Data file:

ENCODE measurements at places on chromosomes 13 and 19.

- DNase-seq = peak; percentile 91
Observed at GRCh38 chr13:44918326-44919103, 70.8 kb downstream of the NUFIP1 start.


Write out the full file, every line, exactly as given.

ENCODE measurements at places on chromosomes 13 and 19.

- DNase-seq = peak; percentile 91
Observed at GRCh38 chr13:44918326-44919103, 70.8 kb downstream of the NUFIP1 start.